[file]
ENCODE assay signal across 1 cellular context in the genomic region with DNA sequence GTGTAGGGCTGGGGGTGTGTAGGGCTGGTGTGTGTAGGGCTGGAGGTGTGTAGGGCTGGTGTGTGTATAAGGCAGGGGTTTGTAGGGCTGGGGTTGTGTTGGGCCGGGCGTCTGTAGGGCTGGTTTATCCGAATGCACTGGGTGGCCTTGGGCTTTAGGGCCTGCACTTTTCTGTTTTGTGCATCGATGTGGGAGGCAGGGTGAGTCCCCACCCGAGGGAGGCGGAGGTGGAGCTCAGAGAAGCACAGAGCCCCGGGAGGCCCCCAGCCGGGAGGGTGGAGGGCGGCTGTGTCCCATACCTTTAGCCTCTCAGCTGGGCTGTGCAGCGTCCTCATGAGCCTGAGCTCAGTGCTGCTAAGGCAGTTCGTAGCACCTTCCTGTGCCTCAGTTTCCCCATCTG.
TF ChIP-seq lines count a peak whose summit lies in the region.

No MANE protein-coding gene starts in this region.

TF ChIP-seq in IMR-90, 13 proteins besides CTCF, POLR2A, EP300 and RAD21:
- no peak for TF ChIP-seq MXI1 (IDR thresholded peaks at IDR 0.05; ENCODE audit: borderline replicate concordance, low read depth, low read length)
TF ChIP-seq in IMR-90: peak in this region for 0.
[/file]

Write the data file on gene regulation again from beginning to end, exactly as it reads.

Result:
ENCODE assay signal across 1 cellular context in the genomic region with DNA sequence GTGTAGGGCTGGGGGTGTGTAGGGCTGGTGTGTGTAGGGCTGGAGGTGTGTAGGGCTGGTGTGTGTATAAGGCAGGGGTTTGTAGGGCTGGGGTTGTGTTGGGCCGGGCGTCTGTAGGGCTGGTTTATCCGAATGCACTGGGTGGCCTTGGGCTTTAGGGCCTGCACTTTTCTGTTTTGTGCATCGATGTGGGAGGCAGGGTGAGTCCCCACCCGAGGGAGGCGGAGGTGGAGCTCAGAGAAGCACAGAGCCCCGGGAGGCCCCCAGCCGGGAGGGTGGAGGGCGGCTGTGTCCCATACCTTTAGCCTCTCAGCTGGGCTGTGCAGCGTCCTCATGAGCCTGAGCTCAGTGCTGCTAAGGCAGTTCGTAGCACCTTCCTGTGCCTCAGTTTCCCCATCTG.
TF ChIP-seq lines count a peak whose summit lies in the region.

No MANE protein-coding gene starts in this region.

TF ChIP-seq in IMR-90, 13 proteins besides CTCF, POLR2A, EP300 and RAD21:
- no peak for TF ChIP-seq MXI1 (IDR thresholded peaks at IDR 0.05; ENCODE audit: borderline replicate concordance, low read depth, low read length)
TF ChIP-seq in IMR-90: peak in this region for 0.